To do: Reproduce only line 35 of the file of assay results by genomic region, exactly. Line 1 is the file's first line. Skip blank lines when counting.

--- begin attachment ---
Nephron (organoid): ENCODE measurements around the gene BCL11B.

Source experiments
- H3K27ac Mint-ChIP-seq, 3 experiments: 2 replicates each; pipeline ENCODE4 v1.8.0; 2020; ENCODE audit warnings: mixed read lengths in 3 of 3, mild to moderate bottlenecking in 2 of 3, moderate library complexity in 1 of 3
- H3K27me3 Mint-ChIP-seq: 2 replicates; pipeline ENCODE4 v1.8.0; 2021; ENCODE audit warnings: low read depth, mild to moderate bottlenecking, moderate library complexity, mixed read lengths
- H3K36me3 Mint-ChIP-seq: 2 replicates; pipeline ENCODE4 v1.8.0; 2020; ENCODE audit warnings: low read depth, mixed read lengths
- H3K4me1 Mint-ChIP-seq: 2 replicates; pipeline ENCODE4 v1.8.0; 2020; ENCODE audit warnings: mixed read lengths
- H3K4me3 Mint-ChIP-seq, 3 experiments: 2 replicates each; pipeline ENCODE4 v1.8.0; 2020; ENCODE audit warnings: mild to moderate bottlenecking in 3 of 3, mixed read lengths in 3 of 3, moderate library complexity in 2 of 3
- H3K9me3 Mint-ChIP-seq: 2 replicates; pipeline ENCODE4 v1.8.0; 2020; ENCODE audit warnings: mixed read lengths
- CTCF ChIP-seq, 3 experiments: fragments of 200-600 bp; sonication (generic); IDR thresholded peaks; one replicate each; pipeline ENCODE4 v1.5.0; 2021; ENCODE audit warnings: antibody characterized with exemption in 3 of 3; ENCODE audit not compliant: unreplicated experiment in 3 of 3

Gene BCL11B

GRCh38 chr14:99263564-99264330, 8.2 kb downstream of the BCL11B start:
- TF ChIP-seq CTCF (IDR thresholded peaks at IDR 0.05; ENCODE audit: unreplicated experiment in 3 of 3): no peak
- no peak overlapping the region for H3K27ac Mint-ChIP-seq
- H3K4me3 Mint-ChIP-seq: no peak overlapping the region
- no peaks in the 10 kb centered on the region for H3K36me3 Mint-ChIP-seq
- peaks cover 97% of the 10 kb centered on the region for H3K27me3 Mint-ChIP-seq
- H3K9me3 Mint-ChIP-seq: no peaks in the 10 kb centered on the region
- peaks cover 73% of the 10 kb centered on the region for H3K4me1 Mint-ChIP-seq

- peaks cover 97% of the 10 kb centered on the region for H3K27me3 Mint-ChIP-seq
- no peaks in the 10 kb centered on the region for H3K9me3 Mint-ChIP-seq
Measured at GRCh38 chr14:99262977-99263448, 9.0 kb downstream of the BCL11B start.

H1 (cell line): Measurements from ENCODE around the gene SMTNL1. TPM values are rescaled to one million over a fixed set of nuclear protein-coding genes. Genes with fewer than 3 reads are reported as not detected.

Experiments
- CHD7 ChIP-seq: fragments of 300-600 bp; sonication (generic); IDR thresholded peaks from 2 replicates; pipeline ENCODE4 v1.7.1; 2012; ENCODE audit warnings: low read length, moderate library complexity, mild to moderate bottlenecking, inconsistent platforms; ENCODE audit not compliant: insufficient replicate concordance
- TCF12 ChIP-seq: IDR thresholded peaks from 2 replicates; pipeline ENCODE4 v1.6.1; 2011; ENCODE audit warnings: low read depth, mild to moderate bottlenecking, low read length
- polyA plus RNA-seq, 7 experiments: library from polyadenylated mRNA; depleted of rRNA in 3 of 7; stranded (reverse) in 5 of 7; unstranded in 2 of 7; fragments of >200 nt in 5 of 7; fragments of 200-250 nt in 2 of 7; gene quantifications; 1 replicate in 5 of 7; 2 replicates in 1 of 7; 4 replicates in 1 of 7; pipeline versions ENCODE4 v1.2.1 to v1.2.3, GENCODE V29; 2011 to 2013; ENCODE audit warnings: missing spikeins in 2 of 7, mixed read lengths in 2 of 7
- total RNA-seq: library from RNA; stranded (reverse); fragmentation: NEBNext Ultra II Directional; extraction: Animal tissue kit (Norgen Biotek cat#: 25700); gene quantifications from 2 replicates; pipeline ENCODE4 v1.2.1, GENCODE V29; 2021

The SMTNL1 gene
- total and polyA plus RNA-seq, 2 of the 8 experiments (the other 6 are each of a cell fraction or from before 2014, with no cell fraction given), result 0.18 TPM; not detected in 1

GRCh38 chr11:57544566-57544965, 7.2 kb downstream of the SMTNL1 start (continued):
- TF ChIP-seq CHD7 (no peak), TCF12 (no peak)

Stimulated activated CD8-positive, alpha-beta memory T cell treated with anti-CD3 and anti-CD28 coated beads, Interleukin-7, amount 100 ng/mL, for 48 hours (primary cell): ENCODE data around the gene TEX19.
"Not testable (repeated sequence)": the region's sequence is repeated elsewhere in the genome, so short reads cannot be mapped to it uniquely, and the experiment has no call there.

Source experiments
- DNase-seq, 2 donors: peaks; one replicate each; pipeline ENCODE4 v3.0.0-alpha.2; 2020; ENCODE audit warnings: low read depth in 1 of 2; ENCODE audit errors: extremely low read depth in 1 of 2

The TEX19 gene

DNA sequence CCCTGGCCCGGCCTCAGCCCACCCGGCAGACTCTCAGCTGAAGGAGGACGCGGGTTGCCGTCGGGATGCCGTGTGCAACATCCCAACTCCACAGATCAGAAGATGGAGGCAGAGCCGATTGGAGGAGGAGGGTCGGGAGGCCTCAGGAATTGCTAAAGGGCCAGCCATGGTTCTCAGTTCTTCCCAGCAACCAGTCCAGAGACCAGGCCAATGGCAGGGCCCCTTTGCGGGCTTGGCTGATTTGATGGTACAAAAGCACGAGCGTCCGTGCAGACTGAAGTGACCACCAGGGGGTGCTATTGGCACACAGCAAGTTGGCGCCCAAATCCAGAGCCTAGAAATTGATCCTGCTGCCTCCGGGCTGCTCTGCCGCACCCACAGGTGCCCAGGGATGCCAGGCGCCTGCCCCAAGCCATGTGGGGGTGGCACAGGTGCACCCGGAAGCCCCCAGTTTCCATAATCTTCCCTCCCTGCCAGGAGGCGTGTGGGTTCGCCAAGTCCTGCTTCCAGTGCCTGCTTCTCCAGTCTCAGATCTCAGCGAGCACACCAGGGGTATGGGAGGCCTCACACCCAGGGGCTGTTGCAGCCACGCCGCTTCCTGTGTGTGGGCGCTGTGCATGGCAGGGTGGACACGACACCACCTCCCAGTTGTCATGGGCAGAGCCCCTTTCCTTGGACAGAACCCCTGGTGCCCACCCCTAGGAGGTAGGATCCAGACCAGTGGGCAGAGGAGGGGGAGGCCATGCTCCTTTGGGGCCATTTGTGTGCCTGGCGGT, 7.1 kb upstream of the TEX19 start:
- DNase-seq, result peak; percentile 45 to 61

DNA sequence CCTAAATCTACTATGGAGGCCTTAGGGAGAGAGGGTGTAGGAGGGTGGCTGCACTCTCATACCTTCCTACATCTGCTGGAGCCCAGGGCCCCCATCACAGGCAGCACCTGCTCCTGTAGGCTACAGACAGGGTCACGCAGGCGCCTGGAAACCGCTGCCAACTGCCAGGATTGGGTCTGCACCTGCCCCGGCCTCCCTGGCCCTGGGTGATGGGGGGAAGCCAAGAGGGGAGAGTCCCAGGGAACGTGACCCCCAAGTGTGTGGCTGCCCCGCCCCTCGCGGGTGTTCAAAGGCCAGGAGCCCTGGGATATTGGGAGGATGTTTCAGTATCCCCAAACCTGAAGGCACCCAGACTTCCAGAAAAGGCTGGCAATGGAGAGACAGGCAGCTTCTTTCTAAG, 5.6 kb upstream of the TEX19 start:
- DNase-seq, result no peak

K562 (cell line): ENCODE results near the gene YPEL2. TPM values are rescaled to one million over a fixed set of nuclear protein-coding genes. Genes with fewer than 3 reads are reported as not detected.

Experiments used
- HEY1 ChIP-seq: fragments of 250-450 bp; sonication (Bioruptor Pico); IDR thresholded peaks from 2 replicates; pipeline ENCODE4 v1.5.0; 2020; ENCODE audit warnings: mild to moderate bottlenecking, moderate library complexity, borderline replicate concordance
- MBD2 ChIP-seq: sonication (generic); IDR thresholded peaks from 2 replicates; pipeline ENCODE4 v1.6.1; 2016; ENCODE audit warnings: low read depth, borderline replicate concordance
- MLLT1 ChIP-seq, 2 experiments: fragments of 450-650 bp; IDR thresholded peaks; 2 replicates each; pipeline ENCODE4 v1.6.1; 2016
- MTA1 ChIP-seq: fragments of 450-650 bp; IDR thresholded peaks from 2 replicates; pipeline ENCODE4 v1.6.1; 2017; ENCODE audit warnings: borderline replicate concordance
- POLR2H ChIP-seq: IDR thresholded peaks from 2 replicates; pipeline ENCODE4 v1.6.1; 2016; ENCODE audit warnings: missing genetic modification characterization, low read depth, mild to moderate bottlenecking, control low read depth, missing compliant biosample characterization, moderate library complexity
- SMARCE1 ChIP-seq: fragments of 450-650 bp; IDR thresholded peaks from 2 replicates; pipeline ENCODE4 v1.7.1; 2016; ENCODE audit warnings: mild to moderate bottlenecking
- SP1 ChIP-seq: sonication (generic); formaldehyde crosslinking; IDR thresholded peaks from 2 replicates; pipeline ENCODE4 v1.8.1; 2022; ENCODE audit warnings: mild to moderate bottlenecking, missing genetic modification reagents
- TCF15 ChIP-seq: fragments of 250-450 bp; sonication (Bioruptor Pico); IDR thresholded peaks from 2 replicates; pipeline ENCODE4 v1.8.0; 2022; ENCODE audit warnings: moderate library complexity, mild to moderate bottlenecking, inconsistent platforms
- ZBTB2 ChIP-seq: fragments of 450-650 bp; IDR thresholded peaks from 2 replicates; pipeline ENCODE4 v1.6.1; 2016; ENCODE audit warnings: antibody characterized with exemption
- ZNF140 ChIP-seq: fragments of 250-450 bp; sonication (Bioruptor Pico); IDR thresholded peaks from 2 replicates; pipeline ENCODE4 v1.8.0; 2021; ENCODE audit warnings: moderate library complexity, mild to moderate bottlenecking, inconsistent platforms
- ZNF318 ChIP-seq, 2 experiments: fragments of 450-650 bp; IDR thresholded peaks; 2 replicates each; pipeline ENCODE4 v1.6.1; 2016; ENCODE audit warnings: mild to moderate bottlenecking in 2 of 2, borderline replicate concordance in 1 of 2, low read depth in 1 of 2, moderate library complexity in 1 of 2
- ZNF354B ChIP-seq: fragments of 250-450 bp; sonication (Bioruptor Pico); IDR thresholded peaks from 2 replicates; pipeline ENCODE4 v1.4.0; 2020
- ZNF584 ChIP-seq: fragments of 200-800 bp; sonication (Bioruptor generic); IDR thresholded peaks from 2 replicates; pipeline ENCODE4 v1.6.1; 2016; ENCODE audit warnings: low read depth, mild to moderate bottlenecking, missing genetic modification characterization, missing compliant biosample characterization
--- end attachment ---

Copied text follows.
- DNase-seq, 2 donors: peaks; one replicate each; pipeline ENCODE4 v3.0.0-alpha.2; 2020; ENCODE audit warnings: low read depth in 1 of 2; ENCODE audit errors: extremely low read depth in 1 of 2